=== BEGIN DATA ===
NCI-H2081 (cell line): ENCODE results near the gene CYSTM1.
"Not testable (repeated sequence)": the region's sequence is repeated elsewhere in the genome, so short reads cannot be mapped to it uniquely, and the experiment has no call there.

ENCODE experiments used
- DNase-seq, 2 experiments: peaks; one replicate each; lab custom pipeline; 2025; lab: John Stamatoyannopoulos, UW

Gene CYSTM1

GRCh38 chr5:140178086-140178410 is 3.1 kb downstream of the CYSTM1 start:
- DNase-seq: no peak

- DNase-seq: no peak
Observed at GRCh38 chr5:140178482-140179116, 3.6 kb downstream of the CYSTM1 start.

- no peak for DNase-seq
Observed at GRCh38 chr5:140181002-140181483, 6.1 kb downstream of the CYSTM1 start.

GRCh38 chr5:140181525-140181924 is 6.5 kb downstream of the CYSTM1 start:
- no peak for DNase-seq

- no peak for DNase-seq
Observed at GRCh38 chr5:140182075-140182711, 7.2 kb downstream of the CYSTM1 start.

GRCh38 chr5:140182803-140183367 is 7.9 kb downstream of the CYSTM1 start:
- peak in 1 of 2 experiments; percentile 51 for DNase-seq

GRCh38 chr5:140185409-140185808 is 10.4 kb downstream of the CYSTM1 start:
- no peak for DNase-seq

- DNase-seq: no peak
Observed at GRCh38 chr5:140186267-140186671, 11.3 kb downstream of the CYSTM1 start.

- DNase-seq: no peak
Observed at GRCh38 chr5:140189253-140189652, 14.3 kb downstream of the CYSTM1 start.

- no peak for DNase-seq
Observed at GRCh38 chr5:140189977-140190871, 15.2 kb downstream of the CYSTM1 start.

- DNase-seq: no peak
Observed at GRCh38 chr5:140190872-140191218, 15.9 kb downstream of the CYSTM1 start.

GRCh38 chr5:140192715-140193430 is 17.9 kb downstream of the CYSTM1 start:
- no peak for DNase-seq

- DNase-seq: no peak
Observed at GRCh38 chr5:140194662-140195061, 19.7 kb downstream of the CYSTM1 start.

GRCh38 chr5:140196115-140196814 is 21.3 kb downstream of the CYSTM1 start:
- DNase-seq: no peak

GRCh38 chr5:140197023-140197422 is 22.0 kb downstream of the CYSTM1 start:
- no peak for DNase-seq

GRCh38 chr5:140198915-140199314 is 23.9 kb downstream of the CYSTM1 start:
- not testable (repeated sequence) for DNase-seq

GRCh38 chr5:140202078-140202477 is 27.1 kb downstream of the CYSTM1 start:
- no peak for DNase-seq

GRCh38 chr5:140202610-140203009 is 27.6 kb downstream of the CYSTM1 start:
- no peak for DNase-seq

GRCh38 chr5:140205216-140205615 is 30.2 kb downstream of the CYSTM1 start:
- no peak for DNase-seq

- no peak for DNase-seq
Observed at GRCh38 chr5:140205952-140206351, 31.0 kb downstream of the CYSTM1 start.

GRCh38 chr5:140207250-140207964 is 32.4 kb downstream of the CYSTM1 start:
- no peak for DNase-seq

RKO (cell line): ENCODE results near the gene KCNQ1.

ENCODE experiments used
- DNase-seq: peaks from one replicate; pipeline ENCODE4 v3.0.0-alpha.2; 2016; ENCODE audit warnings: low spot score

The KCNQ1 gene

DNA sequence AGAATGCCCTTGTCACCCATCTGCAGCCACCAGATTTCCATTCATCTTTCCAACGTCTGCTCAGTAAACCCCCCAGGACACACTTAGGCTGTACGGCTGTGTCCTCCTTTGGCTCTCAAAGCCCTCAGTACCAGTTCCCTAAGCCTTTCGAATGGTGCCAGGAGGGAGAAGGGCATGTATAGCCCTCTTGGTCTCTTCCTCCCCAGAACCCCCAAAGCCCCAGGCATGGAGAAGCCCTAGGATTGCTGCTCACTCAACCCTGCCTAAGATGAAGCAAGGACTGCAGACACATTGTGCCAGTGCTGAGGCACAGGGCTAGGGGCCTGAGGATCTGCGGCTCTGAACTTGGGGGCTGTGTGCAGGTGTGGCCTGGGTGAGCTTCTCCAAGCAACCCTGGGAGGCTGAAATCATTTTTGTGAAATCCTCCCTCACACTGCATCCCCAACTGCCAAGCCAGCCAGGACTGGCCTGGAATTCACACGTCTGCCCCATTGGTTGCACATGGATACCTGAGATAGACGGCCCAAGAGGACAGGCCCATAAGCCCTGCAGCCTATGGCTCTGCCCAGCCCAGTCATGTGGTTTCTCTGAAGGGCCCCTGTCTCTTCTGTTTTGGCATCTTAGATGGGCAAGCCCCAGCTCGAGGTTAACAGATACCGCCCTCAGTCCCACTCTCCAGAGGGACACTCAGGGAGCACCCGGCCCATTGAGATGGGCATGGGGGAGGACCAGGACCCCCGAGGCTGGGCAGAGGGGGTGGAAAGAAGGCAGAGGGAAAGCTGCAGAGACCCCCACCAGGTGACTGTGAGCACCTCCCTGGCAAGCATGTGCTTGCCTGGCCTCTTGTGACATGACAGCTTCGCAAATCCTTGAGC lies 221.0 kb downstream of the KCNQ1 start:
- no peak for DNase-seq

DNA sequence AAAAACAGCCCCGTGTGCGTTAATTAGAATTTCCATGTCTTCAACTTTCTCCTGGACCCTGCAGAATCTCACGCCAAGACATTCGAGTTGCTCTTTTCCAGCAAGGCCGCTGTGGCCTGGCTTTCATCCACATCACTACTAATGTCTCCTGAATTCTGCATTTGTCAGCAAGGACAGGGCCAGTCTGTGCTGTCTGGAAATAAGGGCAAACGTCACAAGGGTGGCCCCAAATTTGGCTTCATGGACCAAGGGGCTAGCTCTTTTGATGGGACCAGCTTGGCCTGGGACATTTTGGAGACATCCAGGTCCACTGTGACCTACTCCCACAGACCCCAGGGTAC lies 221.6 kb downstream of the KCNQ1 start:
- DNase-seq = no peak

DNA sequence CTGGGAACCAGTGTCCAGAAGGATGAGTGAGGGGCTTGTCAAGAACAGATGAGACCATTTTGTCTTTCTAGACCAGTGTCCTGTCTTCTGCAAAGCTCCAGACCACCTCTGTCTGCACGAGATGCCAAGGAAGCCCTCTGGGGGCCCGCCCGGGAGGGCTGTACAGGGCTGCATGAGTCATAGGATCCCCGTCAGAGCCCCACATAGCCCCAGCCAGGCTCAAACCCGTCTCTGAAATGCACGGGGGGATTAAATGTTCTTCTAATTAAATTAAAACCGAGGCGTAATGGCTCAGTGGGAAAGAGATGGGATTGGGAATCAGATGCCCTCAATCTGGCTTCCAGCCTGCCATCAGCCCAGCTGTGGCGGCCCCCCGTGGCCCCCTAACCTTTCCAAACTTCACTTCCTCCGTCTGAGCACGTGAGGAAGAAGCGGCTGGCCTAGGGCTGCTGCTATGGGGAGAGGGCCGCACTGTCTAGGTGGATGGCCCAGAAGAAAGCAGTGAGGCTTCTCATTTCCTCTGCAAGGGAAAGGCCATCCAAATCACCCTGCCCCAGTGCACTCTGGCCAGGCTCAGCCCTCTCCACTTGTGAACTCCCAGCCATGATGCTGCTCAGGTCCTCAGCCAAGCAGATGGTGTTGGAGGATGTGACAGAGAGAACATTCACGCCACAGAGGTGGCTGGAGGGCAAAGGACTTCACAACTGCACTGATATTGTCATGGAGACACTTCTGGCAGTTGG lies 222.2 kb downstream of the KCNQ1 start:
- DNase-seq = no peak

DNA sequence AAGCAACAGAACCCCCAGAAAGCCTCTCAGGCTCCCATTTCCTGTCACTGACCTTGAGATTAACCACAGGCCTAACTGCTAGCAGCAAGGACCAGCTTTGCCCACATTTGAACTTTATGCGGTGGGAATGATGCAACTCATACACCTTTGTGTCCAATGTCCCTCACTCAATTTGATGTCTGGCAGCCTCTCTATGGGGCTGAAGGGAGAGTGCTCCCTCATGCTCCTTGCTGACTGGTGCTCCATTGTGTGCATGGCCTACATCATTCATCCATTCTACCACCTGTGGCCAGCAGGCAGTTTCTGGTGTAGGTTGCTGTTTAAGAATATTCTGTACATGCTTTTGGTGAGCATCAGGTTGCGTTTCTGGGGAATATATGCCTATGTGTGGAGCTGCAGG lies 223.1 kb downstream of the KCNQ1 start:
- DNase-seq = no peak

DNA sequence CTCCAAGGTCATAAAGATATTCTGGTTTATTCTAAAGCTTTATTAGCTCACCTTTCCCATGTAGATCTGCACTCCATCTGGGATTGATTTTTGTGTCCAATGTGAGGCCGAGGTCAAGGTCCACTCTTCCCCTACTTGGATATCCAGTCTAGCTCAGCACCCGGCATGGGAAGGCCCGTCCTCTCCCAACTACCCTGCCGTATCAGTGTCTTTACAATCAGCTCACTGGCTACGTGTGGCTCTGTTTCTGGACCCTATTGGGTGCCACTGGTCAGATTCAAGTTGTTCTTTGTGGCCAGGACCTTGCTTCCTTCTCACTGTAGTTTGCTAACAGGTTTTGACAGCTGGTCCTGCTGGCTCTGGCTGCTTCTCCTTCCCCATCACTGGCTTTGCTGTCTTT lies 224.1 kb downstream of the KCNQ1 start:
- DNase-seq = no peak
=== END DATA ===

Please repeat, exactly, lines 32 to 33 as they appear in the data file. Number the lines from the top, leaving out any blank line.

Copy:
GRCh38 chr5:140196115-140196814 is 21.3 kb downstream of the CYSTM1 start:
- DNase-seq: no peak